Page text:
Issues that Challenged Old Hickory

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1

2 Issues that Challenged Old Hickory

3 The Corrupt Bargain

4 The Candidates Andrew Jackson- Democrat John Quincy Adams- Whig Henry Clay- Whig William Crawford- Democrat Jackson won the popular vote, but no candidate won the electoral vote.

5 The vote went to the House of Representatives who picked from the top three- Jackson, Adams, and Crawford. Clay used his position as Speaker of the House to persuade representatives to vote for Adams, who won. Who will you vote for? Adams!

6 Adams appointed Clay Secretary of State. Jackson called the election a Corrupt Bargain. Why did he feel this was a Corrupt Bargain? Secretary of State Henry Clay

7 John Quincy Adams and Andrew Jackson faced each other again in the 1828 election. Jackson won by a landslide. To the victor belongs the spoils!

8 Spoils - benefits gained by the winner

9 After taking office, Jackson fires many Federalist officials. OUT!!! He gave their jobs to his loyal supporters. The Spoils System is giving political jobs to loyal supporters.

10

11 The Kitchen Cabinet was Jackson s unofficial advisors consisting of the press, democratic leaders, loyal supporters and friends. They met informally in the White House kitchen to discuss politics and give Jackson advice.

12 They were known as a rough group.

13 Four Big Issues A. There are four big issues that defined Jackson s presidency: 1. Tariff of Abominations 2. The Bank Crisis 3. The Nullification Crisis 4. Indian Removal

14 The Tariff of Abominations A. One of the first challenges Jackson faced as president was a growing regional conflict over tariffs. B. Northern manufacturers wanted high tariffs to protect their new industries from foreign competition (particularly GB). C. The South had little industry to protect. Their economy relied on agriculture. High tariffs would anger some of their trading partners, so they wanted a low tariff. D. Westerners were divided.

15 Nullification Crisis A. A high tariff was passed in Southerners called it the Tariff of Abominations (abomination= something hated). B. Vice President Calhoun led the opposition of the tariff. He wrote a statement in favor of states rights. His statement said that states had the right to nullify, or cancel, any federal law they considered unconstitutional.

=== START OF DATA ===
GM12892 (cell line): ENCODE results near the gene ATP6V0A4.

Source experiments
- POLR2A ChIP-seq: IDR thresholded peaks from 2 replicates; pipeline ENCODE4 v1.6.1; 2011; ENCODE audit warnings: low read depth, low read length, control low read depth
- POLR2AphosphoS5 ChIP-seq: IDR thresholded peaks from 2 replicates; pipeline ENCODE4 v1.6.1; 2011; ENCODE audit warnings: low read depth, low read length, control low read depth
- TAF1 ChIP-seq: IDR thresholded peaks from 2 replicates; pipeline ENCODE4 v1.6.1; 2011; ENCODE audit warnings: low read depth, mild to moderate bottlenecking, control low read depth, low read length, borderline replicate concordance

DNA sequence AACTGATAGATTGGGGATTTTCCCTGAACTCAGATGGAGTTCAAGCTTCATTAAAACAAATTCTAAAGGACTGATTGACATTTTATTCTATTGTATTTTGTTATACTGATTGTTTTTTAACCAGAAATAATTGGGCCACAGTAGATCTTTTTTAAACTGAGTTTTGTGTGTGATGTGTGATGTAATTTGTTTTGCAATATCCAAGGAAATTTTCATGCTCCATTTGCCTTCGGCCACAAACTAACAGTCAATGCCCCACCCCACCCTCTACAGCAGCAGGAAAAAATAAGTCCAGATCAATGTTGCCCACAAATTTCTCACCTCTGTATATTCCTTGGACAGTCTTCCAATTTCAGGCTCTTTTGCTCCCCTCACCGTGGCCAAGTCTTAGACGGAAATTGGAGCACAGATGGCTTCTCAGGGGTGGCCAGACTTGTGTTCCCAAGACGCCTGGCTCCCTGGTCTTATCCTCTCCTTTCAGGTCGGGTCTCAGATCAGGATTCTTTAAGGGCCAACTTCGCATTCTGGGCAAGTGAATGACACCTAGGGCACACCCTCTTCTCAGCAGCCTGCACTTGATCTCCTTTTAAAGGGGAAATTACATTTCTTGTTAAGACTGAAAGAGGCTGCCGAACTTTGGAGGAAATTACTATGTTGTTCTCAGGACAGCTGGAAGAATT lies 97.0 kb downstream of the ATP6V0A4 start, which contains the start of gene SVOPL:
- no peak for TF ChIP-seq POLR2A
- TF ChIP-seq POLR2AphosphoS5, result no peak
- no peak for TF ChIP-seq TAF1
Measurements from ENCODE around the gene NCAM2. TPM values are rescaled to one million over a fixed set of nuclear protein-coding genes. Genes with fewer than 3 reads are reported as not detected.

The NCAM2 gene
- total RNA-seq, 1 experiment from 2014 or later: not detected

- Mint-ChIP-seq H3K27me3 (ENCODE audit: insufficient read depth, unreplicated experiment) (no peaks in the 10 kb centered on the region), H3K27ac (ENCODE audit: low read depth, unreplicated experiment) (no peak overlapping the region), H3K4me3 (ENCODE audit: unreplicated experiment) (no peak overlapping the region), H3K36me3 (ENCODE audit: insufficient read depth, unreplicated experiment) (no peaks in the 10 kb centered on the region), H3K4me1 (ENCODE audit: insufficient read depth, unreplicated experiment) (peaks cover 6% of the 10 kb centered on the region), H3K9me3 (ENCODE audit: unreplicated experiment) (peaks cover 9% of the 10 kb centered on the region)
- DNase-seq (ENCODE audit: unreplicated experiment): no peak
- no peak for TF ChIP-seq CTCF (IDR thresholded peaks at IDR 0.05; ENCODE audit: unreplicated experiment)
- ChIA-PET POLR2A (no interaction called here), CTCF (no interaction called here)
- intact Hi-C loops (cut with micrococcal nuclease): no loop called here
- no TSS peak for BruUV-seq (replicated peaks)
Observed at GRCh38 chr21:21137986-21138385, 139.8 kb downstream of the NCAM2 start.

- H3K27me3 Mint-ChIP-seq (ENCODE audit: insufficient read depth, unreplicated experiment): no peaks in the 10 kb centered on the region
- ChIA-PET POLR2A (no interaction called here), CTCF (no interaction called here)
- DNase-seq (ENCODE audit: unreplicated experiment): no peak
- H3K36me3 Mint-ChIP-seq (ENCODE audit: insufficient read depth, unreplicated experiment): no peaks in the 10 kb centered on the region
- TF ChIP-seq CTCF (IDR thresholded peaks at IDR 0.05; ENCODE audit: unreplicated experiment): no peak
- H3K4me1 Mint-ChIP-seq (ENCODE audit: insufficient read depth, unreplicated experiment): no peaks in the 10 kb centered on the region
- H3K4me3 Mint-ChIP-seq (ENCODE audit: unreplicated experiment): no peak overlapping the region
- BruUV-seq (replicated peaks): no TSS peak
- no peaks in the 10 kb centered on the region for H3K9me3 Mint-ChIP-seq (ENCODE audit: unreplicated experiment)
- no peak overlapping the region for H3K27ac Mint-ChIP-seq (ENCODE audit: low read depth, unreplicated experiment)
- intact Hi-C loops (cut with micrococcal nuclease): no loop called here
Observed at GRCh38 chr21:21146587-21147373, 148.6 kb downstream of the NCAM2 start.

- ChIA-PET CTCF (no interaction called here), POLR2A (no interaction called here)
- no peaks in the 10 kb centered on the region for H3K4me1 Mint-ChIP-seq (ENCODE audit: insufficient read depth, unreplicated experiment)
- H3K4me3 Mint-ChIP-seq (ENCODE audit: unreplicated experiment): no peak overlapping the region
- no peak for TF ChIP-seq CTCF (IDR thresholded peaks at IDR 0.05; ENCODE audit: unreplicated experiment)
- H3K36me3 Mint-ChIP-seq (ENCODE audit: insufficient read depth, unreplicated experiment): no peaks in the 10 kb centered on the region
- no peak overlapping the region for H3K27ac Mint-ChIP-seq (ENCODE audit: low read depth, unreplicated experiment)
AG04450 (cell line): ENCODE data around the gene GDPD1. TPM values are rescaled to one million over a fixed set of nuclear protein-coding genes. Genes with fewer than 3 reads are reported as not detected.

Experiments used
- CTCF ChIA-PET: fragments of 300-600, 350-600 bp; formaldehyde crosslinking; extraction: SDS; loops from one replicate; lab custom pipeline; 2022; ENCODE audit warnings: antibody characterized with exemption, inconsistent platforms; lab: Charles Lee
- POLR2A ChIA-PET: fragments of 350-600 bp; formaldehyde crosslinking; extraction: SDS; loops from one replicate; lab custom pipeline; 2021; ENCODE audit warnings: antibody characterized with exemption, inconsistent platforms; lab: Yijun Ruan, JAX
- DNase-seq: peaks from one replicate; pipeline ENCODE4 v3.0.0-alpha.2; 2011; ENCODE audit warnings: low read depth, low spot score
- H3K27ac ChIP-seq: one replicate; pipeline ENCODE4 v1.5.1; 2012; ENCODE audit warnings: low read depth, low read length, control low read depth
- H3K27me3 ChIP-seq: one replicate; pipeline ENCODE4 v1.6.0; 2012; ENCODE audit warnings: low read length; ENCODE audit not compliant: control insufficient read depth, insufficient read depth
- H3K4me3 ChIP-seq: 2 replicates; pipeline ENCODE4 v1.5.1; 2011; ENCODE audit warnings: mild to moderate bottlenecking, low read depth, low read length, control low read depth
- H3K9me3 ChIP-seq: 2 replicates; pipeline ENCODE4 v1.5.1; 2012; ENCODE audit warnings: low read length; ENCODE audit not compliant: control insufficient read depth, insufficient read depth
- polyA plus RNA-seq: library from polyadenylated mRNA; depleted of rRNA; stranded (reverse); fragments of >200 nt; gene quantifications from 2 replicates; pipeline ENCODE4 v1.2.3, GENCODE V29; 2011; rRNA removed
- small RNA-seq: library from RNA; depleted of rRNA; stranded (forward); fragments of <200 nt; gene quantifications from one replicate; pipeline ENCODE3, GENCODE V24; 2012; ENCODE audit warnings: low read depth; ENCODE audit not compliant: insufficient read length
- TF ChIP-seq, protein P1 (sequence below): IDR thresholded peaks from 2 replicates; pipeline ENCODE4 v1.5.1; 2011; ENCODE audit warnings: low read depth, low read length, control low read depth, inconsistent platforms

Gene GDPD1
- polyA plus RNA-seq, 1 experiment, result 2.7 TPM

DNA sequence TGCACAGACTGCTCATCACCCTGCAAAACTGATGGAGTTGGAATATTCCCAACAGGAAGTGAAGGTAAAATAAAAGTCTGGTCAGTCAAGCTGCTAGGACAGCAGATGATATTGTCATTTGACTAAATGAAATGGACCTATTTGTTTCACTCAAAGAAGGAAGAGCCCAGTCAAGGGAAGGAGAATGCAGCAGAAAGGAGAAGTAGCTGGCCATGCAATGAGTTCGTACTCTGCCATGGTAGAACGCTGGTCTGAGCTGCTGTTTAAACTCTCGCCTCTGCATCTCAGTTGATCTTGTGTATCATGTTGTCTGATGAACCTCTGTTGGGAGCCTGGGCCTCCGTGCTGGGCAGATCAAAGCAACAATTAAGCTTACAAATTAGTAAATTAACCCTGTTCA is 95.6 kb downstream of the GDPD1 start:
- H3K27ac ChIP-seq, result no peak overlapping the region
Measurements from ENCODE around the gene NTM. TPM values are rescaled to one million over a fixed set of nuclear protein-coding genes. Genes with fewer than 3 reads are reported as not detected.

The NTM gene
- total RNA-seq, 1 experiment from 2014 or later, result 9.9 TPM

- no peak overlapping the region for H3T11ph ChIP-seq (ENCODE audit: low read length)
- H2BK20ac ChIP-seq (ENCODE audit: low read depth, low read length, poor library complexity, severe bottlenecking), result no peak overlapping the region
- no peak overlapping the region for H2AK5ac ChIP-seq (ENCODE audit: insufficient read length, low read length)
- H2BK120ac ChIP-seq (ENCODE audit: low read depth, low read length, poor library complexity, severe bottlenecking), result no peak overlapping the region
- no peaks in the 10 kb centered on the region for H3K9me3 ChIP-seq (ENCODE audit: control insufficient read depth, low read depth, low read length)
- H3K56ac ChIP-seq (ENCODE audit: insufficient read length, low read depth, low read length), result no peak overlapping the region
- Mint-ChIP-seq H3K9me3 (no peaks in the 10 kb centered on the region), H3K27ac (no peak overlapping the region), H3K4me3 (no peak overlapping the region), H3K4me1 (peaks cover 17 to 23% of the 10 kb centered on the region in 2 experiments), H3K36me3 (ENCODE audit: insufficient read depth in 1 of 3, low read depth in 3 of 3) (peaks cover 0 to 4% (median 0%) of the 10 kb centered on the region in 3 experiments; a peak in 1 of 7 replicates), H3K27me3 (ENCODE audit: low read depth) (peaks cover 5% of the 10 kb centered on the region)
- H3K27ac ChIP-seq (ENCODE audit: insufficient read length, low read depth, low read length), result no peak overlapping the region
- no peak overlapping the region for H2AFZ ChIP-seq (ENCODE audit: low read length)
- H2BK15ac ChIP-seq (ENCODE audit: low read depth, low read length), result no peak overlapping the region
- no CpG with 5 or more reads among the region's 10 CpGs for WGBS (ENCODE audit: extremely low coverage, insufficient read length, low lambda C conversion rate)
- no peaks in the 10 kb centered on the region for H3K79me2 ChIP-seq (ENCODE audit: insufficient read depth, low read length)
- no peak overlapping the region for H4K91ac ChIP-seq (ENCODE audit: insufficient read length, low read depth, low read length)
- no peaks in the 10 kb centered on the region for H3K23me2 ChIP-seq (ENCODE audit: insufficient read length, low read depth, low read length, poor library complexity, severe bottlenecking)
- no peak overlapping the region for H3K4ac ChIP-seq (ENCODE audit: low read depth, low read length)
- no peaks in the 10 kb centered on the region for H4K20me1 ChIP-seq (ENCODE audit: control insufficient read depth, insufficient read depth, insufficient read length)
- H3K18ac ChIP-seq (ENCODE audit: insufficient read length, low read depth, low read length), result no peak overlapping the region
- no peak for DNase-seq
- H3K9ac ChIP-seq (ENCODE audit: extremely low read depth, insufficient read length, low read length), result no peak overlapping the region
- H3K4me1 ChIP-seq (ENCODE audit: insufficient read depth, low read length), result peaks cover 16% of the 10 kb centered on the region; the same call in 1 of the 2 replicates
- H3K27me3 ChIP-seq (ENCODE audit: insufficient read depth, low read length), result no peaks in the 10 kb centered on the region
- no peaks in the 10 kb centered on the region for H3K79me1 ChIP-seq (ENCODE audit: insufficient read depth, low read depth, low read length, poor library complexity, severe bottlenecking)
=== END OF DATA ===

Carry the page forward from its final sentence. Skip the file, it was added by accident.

16 C. This dispute became known as the Nullification Crisis. Calhoun continued to argue that states had the right to rebel if they felt their rights had been violated. Daniel Webster disagreed saying, Liberty and Union, now and forever, one and inseparable! D. South Carolina (Calhoun s home state) tested the nullification theory when a new tariff was passed in The state legislature declared the tariffs of 1828 and 1832 null and void.

17 E. Jackson was strongly against nullification. Because of their difference, Calhoun resigned as VP. F. Jackson said he would send U.S. troops to South Carolina to enforce federal laws. South Carolina officials said they would withdraw from the Union if this happened.

18 G. Henry Clay stepped in and proposed a compromise: 1. Congress will lower the tariff over time. 2. The President has the right to use force to enforce a federal law. H. Both sides agreed to the compromise, but neither side trusted the other.

19 The Bank Crisis A. Jackson was opposed to the Second Bank of the U.S. which Congress had founded in B. Many states also opposed the Bank and had taken action against it. C. Maryland had passed laws that taxed branches of the national bank. James McCulloch, a cashier of the Bank in Maryland, refused to pay this tax. D. The state took him to court and the resulting case, McCulloch vs. Maryland, went all the way to the Supreme Court.

20 E. The Court made two important rulings in this case- 1. They supported the Bank s constitutionality. The elastic clause of the Constitution allowed Congress to establish the Bank. 2. The Court also decided that federal law was superior to state lawan idea that challenged the idea of states rights. Therefore, Maryland could not tax or interfere with the Bank.

21 F. Nicholas Biddle, the Bank s director, decided to make the Bank a presidential issue in G. The Bank s charter was up in 1836, but Biddle decided to push it up to H. Jackson campaigned against the renewal of the Bank s charter. He promised he would kill any legislation that crossed his desk that would renew the Bank.

22 I. Congress passed the Bank s charter and Jackson lived up to his promise by vetoing the bill. J. Jackson also weakened the Bank s power by depositing federal funds in state banks (pet banks) instead of the Bank. K. These pet banks used the federal funds to offer credit to people wanting to buy land. While this policy promoted expansion, it also led to inflation. L. Jackson tried to combat the inflation by ordering Americans to use only gold and silver to buy land, not paper money. This didn t help the inflation, but it did lower the national debt.

23

24 In a desire to attract more white settlers, Georgia began moving Native Americans west. One Way Jackson believed he did not have the power as president to interfere with Georgia s rights and stop the removal.

25 Jackson pushed the Indian Removal Act through Congress which gave the president power to move Native Americans west of the Mississippi.

26 But the Cherokee nation refused to move and took their case to the Supreme Court. In Worcester v. Georgia, the Court ruled in favor of the Cherokees. However, President Jackson refused to enforce the Court s ruling.

27 Many Native Americans, mostly Cherokee, were forced to move. Besides losing their homeland, many Native Americans died along the way.

28 This forced removal and journey west became know as the Trail of Tears. Some groups, such as the Seminoles of Florida, resisted.

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